For a show that was uncertain a second season would even be in its future, Big Little Lies Season 2 proves there is still a lot to explore within the lives of the Monterey Five.
Big Little Lies Season 1 did a terrific job exposing the seedier side of of the life of small-town socialites.
Season 2 unpacks the damage done after the women made a pact in response to the tragic Perry situation instead of trusting that the truth would prevail in their favor.
Critics received the first three episodes of the upcoming season for review, and the time was gone in an instant.
Meryl Streep joins the cast as Mary Louise Wright, Perry's mother, who is ostensibly there to help Celeste (Nicole Kidman) cope in the wake of her husband's death and to provide moral support to the kids.
There would have been plenty of fodder for Celeste and her best friends Madeline (Reese Witherspoon) and Jane (Shailene Woodley) and new friends Bonnie (Zoë Kravitz) and Renata (Laura Dern) even without Mary Louise's arrival, but with it, a perfect antagonist was born for women who have already done a damn good job of being their worst enemies.
Mary Louise may have arrived with the idea of helping her daughter-in-law in the wake of Perry's death, but she's sticking around to find out what happened to her beloved son.
It's not very often anymore that Streep plays women who aren't beloved, and she's having a gas as Mary Louise verbally jabs Celeste, Madeline and anyone with whom she comes in contact.
Mary Louise is not a weak-willed woman, and she has an opinion she'll share about just about anything, including her feeling toward anyone with whom she happens to be sharing a conversation.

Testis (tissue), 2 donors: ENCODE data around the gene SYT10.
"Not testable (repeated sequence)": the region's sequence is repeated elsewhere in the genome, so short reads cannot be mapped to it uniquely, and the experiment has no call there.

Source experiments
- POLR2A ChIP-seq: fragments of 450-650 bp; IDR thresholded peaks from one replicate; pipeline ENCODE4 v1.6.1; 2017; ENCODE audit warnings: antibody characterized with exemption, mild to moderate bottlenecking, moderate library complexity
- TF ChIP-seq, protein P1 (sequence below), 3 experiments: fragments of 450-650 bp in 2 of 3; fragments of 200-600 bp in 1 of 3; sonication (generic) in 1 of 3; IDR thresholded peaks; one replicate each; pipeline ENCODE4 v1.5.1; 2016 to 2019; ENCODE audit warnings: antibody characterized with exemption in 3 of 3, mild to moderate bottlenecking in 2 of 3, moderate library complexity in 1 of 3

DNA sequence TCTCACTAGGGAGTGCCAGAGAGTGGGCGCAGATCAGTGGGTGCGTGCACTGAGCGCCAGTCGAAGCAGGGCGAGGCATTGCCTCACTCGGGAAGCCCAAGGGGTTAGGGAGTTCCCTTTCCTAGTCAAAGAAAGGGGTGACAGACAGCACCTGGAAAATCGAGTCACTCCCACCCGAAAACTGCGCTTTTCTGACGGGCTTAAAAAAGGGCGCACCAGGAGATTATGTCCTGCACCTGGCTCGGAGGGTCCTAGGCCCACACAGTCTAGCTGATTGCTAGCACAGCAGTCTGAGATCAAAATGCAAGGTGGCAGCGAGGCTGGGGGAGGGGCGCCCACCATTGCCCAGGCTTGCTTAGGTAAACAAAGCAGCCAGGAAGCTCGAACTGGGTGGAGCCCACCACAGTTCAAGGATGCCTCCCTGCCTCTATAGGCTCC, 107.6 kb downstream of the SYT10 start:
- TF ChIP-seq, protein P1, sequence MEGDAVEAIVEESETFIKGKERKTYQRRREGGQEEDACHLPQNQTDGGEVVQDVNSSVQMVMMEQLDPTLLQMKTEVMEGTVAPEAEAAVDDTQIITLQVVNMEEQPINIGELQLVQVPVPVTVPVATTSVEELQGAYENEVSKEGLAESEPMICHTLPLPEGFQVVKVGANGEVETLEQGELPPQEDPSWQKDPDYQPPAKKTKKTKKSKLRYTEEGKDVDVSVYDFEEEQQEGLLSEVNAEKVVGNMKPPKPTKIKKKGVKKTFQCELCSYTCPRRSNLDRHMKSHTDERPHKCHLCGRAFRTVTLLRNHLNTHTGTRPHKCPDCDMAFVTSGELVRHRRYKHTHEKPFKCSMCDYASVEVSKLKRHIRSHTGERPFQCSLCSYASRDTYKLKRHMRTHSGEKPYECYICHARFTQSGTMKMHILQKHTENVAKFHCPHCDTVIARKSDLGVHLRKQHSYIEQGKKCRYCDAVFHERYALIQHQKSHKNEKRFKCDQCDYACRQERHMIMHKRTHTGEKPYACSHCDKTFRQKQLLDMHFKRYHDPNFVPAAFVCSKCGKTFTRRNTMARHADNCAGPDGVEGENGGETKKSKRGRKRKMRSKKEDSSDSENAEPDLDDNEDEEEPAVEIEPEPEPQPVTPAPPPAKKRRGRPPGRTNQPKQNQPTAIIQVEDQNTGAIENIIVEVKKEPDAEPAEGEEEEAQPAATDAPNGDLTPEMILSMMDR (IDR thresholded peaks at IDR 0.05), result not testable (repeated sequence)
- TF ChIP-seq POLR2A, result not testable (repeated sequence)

Streep is delightful with Mary Louise's bitterness. She uses subtle movements that humanize the character and never take her too far to the edge of her rancor.
There is one scene in particular when she's trading barbs with Madeline (her favorite of the group to engage in battle) in which she's thoughtfully trying to decide what to say next when she picks her necklace away from her chest and lays it across her chin, playing with the charm on the end of it.
It seems like such a little thing, but it's an unexpected and inspired peek into the woman's mind that elevates what is already a highly charged scene.
Robin Weigert returns as the doctor who was treating Celeste and Perry, and she gets at least one new patient.
The sessions with Dr. Reisman help to better understand the emotions driving the women to their particular choices, and there is still a lot Celeste has to understand about her relationship with Perry in the wake of his death.
Each woman is dealing with the aftereffects of that night at the school benefit differently, and they could all use a little help processing it.
Madeline desperately wants to support her friends, but she's also struggling with separate issues that threaten her home life.
She will have to conquer some of her deepest insecurities to overcome her obstacles, and Mary Louise picks at them like a scab on a partially healed wound.